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Do humans dream of organic sheep?  Don’t they just count them?

by Thom Yee


Blade Runner 2049 images courtesy of Warner Bros. Pictures

So let’s get one thing straight:  The original Blade Runner is a quality movie.

It’s an interesting movie, a distinct movie, and, more than either of those things, a revered movie.  There are some circles for which a Blade Runner sequel is like a dream even, the fruition of decades of speculation and the ultimate expression of the growth of the movie from a once misunderstood quandary to now a cultural icon.  It’s a visual spectacle with a haunting score and a chilling vision of where it looked like we were going.  In preparation for the release of Blade Runner 2049, I, finally and for the first time, watched the original Blade Runner (and read Grace’s now-classic review of course), only days before I would see its sequel.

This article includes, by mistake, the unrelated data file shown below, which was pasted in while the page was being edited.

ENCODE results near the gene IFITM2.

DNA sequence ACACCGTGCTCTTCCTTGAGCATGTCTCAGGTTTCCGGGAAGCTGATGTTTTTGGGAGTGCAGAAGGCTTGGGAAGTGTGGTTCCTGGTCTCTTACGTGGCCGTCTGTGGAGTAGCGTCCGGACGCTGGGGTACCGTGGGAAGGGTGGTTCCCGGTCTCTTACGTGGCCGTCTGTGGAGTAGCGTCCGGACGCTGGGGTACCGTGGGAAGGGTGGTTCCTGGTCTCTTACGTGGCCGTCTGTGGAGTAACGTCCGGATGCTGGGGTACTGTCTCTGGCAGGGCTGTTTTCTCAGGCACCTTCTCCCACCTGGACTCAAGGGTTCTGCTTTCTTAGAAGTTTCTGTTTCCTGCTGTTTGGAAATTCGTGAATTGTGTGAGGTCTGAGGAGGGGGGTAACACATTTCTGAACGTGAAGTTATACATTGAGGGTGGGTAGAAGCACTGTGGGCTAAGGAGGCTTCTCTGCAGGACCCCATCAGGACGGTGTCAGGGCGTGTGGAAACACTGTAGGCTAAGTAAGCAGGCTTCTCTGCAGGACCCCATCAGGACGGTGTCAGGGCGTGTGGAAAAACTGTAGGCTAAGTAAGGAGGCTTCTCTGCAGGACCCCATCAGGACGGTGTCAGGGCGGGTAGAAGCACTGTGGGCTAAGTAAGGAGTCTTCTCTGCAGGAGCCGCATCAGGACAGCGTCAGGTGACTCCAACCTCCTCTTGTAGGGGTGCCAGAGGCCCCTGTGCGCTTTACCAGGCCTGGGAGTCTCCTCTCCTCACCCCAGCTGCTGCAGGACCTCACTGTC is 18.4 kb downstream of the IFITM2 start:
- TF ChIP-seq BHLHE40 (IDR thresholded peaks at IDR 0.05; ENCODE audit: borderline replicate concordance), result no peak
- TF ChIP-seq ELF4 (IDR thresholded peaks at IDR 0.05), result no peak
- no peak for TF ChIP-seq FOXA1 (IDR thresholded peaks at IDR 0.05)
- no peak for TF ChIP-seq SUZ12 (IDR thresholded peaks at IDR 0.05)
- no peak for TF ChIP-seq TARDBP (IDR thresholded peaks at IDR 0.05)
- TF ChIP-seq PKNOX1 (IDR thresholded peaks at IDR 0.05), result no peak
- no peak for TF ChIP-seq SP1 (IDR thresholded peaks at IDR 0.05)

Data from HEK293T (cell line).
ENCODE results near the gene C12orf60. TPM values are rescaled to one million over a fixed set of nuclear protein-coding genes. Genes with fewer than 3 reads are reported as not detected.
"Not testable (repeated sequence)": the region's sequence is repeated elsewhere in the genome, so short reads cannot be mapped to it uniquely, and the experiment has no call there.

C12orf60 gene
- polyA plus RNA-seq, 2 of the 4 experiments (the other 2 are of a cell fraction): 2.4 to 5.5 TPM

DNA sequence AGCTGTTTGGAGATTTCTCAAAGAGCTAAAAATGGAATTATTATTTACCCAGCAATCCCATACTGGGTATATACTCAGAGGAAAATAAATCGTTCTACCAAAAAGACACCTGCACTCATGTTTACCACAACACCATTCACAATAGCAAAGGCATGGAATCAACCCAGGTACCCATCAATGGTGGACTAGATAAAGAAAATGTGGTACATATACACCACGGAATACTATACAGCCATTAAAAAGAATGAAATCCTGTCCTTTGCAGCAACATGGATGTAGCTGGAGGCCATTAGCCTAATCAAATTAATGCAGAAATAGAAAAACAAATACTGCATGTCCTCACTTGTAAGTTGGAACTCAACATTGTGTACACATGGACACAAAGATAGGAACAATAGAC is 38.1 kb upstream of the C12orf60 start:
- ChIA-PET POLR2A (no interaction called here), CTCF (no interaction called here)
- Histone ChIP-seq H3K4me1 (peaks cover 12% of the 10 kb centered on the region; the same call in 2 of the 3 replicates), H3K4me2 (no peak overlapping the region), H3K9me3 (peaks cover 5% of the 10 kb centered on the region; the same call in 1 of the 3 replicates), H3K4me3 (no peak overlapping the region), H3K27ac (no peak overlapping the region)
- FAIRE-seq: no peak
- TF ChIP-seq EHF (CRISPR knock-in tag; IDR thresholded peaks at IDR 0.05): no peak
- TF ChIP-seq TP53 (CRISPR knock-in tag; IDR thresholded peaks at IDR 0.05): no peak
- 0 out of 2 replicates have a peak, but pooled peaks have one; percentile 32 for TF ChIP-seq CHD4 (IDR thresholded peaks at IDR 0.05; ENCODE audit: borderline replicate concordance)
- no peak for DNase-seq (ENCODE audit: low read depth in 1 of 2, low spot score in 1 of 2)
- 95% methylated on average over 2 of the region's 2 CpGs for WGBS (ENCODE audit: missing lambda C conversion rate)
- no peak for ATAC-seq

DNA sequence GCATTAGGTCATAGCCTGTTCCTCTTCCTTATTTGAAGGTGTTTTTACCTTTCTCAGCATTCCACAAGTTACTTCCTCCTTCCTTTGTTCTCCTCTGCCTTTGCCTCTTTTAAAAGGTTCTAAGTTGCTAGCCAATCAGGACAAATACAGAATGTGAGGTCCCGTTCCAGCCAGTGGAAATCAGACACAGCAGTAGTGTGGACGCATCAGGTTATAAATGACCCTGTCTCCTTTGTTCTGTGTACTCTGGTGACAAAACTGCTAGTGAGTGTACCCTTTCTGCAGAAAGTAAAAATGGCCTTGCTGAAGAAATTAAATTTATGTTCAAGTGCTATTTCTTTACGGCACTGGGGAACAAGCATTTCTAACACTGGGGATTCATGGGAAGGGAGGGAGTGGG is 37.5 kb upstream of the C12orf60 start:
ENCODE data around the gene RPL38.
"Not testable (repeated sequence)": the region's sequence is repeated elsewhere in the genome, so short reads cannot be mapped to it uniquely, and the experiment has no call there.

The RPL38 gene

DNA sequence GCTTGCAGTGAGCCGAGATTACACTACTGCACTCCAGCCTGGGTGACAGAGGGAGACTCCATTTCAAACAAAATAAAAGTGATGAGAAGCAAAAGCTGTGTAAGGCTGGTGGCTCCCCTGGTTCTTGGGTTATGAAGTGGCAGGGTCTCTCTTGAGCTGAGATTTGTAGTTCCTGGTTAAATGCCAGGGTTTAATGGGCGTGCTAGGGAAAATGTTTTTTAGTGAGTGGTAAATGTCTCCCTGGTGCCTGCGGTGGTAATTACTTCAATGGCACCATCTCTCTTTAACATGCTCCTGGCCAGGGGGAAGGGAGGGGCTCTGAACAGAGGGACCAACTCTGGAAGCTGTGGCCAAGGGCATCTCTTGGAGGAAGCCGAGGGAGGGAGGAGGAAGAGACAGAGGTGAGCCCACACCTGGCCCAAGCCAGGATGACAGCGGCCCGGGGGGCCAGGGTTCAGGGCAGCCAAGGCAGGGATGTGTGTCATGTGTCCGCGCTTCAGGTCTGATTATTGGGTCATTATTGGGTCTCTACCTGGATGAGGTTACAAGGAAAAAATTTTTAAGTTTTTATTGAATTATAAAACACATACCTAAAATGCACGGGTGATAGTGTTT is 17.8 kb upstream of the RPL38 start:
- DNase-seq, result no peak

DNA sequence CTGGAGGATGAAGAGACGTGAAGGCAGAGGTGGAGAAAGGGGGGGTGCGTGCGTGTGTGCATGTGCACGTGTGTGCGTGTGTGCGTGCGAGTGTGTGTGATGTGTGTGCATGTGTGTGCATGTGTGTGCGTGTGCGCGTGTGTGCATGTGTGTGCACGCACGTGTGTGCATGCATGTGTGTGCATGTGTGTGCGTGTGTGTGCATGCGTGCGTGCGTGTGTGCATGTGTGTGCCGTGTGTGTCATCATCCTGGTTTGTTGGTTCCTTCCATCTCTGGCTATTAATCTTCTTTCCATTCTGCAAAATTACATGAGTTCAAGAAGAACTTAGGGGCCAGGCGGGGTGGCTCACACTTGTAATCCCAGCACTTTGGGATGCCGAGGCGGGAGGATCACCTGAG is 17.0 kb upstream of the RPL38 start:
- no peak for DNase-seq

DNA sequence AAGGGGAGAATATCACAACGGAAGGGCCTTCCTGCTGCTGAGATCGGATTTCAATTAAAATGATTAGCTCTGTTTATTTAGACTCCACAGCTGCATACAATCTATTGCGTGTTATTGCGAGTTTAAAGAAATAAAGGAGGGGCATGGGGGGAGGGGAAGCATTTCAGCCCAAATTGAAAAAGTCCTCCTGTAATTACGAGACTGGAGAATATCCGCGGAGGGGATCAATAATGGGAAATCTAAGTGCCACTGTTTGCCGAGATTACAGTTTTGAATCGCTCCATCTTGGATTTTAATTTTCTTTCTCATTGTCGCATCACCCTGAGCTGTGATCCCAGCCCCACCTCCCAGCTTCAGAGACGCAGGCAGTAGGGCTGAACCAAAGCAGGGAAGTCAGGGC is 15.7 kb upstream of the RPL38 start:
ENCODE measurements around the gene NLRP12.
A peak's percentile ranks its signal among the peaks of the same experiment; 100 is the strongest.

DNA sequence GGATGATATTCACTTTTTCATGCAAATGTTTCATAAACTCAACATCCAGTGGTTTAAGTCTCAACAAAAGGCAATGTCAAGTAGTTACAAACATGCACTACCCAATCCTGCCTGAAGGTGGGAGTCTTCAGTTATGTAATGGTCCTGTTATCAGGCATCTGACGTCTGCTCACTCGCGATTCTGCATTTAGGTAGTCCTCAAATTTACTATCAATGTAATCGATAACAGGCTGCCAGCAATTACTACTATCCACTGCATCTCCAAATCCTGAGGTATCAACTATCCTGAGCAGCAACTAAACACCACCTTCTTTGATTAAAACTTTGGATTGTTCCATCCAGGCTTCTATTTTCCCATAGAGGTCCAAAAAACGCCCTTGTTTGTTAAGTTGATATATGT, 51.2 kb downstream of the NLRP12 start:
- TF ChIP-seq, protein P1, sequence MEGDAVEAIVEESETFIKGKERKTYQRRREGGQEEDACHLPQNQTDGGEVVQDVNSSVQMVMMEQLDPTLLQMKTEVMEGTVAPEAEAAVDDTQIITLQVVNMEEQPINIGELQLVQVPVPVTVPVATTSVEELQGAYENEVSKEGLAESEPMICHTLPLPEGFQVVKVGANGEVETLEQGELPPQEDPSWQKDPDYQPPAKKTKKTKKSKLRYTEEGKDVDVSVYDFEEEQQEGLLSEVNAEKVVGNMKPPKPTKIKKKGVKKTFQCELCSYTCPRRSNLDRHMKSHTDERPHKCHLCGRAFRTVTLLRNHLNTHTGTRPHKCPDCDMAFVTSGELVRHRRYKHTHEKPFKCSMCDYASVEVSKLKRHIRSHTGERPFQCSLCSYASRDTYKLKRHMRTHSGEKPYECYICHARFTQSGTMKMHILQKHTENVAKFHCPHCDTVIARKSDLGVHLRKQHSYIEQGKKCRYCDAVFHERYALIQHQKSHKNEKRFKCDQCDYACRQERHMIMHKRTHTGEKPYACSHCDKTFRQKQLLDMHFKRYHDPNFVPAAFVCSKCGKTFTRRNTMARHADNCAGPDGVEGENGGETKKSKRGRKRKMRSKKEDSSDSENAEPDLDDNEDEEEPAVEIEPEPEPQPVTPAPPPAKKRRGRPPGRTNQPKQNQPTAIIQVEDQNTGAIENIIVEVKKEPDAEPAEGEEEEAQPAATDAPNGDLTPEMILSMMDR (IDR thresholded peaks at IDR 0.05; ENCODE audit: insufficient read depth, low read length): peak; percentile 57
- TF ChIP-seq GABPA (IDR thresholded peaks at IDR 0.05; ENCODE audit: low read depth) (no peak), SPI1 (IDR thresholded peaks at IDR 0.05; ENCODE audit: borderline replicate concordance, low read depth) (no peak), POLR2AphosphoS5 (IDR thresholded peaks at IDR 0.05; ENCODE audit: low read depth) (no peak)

I fell asleep twice trying to make it through.

The original Blade Runner is the kind of movie I know I would have been bored with if I had seen it when I’d first started hearing of it, back in my early teenage.  That was an age when my favourite movies were titles like Tango & Cash and Best of the Best 2, movies that weren’t exactly nuanced or sophisticated (not that I don’t still, to this day, love both), and I’m certain that if I had seen Blade Runner at that time I would’ve been looking for something more action oriented, more fast and cool, and certainly something more straightforward.  Like maybe something with blades.  Or something with more running.  Basically I would’ve been bored and impatiently wondering when Deckard was going to get to the futuristic, 2019-era fireworks factory.  Having watched it now that I’m older, now that I’ve had the benefit of about two decades to see many more movies and spent the last five years of my life blogging about movies?  I’m not sure I liked it much better than I would have back then.